Social Interaction in a Differentiated Classroom

Carrie Baker

Just as your students have different learning styles, intelligence strengths, preferred tools, and ways to express themselves, they also have preferences about social interaction. All of these preferences can powerfully affect learning. Social Interaction in a Differentiated Classroom

Many students enjoy games and collaborative investigations. Some relish whole-group debates and thrive on the lively exchange that emerges in classroom discussions. Others prefer solitary work and the more focused conversations they can have one-on-one with a classmate or an adult.

To accommodate the variety of interpersonal styles in a single classroom and to ensure instruction is appropriate for the topic at hand, one must balance whole class, small group, partner, and independent activities. Quite the task! Here are some ideas for differentiating instruction in your classroom:

Use whole-group instruction to present information that everyone needs to know or to share strategies that will be valuable to all. Working together as the teacher guides the group allows students to contribute and evaluate diverse ideas in a validating environment. And when classmates share exceptional insights or problem-solving approaches, everyone benefits. Here’s where your carefully planned questions can extend students’ thinking and raise the bar on everyone’s work. In this regard, whole-group work in math is analogous to read aloud time in language arts, when the teacher reads material that is slightly more difficult than what students are capable of reading independently.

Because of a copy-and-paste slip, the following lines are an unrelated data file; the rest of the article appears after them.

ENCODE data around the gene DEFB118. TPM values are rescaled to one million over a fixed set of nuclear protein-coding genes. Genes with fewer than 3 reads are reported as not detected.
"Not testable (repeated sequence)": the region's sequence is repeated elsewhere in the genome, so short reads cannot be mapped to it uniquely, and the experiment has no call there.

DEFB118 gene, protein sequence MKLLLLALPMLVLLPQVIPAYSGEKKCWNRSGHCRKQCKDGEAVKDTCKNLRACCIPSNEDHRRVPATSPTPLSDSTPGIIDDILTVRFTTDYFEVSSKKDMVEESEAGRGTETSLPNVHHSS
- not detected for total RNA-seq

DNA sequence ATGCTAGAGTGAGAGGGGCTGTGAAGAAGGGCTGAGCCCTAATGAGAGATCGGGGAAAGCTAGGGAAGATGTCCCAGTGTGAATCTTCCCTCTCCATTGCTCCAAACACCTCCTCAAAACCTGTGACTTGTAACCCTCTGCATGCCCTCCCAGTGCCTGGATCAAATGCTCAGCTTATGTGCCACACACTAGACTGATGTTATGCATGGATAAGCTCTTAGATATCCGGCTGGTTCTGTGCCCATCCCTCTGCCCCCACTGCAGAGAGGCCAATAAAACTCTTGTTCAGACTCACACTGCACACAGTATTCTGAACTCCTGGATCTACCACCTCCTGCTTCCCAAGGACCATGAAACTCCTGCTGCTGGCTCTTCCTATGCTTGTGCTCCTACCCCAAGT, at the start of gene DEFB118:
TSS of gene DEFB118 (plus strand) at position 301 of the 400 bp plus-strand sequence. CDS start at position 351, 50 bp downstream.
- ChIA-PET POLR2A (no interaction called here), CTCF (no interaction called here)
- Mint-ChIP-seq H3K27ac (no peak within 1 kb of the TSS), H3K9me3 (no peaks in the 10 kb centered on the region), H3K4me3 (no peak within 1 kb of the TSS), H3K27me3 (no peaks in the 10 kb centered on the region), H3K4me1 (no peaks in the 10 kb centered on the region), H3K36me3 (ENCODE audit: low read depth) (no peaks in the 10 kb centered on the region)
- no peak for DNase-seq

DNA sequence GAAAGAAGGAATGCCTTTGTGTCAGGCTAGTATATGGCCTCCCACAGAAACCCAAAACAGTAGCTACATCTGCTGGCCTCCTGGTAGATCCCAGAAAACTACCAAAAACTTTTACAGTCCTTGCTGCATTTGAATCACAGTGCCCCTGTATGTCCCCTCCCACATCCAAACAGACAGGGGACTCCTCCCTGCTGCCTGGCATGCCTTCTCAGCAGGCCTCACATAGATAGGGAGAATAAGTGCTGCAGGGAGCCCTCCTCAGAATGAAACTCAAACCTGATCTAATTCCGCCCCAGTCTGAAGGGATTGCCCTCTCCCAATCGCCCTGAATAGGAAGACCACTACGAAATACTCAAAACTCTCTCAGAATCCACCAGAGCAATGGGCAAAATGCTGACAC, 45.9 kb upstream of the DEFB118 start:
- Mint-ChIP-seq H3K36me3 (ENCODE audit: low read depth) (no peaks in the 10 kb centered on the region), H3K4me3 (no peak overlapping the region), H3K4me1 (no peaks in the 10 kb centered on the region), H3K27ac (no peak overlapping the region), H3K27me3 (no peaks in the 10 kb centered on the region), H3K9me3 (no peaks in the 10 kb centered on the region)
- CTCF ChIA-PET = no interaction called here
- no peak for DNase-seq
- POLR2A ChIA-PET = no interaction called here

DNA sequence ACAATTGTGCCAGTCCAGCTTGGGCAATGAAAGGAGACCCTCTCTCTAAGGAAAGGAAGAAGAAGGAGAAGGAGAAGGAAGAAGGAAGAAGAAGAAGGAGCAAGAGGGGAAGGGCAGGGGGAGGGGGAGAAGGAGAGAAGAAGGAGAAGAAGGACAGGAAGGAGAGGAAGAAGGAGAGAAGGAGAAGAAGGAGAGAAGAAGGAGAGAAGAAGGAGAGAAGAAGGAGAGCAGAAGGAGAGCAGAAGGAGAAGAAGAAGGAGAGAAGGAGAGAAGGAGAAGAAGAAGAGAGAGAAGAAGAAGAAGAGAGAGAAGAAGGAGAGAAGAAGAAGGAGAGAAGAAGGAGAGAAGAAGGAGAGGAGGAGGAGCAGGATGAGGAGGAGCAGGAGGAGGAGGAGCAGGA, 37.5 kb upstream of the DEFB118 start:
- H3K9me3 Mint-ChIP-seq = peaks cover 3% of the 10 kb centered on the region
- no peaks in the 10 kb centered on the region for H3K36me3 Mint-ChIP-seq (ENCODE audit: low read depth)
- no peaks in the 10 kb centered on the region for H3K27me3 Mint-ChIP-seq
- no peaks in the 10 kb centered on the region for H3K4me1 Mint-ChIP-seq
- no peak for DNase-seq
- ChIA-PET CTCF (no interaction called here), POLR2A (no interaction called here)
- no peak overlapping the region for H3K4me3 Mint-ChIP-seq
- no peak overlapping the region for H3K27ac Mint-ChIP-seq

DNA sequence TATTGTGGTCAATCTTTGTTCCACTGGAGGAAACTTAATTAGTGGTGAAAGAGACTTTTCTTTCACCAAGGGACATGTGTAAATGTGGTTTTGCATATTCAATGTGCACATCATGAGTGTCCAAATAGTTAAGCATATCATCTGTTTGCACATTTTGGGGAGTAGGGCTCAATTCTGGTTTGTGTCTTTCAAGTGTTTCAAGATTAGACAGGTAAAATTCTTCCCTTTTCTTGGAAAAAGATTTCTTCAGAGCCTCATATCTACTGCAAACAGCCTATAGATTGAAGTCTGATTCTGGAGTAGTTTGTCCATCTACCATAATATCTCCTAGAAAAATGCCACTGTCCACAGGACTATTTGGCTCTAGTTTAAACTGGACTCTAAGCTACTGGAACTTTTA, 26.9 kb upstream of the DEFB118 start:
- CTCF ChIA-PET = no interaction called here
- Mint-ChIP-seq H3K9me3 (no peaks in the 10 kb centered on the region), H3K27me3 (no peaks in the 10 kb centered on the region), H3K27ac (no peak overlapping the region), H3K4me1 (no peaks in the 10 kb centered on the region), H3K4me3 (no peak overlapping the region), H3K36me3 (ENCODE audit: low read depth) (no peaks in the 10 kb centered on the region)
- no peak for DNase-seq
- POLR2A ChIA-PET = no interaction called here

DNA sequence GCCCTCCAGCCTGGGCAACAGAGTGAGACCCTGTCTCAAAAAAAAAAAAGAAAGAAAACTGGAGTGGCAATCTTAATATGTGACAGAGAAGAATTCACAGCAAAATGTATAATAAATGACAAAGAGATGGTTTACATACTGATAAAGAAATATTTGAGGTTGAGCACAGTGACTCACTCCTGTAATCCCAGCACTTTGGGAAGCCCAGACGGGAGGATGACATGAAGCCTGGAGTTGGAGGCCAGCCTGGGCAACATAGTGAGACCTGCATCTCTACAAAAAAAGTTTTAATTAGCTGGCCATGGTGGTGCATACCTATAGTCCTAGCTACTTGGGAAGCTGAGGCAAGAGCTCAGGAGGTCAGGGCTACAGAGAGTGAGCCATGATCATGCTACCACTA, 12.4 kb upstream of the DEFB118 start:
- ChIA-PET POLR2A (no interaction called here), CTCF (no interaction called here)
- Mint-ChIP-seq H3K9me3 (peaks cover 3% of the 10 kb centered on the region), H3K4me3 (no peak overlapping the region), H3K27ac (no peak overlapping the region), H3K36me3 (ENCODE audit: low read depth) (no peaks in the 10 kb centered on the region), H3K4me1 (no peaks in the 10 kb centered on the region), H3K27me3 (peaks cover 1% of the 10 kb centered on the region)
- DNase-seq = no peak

Try to build in plenty of small group and partner activities. These activities support more active engagement and interaction, ensuring that all students have the chance to discuss their thinking and challenge one another.

Individual work is also important. It reveals concrete evidence of what each student understands, and it gives more introverted students the time and space to make their own discoveries and come to their own conclusions.

What are some ways that you support different learning styles and preferences for social interaction in your classroom?

Carrie Baker is a curriculum writer and editor for MLC.